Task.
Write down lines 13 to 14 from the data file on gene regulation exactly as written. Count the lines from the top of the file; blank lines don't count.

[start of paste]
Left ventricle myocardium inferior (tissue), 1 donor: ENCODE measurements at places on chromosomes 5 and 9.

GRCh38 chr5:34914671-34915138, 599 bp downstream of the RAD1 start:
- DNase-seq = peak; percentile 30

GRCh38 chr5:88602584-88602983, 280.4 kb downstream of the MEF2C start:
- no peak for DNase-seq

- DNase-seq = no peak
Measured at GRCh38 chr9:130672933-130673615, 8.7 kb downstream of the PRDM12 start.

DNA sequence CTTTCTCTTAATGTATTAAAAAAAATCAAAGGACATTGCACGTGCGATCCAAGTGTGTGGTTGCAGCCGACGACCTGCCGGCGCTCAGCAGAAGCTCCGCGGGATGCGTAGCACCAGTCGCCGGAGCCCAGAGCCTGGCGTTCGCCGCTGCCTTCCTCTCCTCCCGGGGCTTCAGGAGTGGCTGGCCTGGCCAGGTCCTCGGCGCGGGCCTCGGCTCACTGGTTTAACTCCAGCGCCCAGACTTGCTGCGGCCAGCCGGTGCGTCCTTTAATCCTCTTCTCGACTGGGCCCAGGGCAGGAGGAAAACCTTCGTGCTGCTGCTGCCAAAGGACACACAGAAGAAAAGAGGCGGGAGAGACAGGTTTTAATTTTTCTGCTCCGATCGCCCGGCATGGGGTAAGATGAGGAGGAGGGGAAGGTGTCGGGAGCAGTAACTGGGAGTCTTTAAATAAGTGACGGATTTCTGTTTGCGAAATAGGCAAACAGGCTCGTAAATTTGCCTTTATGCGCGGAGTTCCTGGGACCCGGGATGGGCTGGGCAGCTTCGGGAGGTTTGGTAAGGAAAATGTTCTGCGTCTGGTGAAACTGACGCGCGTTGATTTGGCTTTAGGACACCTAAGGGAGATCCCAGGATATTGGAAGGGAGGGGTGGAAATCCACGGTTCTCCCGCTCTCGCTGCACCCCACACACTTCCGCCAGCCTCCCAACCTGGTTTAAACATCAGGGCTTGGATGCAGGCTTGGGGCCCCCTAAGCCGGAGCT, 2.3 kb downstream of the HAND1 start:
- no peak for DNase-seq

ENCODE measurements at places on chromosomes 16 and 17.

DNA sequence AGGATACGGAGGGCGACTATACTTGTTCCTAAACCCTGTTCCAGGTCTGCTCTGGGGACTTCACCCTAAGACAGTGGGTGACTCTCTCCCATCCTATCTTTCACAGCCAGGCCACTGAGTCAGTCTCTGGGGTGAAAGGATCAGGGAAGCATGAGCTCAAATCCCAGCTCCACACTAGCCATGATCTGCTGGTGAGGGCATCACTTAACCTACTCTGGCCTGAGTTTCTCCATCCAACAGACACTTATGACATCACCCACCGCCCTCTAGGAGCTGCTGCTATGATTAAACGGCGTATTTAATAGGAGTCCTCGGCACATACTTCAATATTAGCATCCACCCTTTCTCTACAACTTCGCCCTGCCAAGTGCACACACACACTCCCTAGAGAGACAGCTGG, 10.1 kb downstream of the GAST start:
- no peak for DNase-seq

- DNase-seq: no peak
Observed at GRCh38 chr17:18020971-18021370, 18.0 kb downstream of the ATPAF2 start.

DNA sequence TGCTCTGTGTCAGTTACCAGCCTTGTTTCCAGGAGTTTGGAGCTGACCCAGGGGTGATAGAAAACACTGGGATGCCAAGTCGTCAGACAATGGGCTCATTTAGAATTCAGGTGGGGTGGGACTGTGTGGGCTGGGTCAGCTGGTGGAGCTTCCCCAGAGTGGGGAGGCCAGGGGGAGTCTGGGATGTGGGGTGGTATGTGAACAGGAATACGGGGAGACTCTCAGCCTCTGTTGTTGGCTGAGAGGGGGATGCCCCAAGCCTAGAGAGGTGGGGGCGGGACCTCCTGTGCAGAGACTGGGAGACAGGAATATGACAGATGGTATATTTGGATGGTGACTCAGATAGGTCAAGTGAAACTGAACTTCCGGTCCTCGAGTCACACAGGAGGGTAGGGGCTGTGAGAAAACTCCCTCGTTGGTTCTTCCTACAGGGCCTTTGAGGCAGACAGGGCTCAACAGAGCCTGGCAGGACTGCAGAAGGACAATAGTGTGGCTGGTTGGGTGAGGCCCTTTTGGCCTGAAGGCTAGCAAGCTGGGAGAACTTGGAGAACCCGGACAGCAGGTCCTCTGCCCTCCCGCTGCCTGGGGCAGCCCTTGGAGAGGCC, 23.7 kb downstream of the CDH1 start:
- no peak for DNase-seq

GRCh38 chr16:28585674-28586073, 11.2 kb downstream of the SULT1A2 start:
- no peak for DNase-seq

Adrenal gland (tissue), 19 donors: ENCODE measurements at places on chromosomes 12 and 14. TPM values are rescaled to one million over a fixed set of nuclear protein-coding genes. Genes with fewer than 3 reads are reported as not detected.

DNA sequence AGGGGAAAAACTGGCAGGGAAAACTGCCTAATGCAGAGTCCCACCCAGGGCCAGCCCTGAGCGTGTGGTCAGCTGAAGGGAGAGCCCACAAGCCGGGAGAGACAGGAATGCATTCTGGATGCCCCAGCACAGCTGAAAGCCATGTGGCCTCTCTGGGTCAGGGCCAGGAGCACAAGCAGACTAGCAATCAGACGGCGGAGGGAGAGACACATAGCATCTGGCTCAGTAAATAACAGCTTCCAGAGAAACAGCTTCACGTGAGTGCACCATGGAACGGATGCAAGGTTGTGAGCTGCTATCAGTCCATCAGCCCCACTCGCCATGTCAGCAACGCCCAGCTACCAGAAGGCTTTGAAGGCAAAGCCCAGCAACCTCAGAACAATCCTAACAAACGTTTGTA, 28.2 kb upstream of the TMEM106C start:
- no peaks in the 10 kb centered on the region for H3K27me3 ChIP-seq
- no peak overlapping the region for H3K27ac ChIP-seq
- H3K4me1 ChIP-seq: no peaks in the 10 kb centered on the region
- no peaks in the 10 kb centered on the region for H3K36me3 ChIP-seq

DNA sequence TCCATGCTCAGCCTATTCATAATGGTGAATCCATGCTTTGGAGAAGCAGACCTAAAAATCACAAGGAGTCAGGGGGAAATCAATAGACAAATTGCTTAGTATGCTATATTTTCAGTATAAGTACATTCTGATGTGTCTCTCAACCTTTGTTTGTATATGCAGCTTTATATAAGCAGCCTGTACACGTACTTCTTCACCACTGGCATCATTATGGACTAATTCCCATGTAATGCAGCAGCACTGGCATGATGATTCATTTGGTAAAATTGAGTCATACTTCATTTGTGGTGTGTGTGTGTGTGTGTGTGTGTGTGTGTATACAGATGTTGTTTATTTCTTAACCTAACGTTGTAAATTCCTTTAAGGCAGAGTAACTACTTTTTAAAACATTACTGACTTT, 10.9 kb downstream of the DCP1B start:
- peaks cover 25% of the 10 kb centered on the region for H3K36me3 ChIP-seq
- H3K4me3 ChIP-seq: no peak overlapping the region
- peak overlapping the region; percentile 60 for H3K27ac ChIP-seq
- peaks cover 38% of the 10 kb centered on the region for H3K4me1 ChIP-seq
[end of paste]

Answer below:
- DNase-seq: no peak
Observed at GRCh38 chr17:18020971-18021370, 18.0 kb downstream of the ATPAF2 start.